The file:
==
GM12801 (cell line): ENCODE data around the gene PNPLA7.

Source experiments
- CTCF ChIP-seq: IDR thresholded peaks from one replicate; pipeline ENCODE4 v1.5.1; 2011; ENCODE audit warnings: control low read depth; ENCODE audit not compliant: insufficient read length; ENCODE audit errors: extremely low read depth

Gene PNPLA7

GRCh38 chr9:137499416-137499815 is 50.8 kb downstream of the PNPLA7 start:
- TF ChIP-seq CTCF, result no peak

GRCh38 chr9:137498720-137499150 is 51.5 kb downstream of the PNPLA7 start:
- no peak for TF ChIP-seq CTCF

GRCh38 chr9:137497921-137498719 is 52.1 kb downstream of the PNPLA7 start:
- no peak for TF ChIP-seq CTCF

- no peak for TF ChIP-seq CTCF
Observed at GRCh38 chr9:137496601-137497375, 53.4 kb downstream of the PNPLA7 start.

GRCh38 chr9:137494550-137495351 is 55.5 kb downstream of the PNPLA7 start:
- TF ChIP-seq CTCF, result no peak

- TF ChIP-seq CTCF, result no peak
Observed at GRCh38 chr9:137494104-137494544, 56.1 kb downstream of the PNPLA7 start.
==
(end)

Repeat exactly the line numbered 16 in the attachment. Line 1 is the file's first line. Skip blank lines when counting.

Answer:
Observed at GRCh38 chr9:137494104-137494544, 56.1 kb downstream of the PNPLA7 start.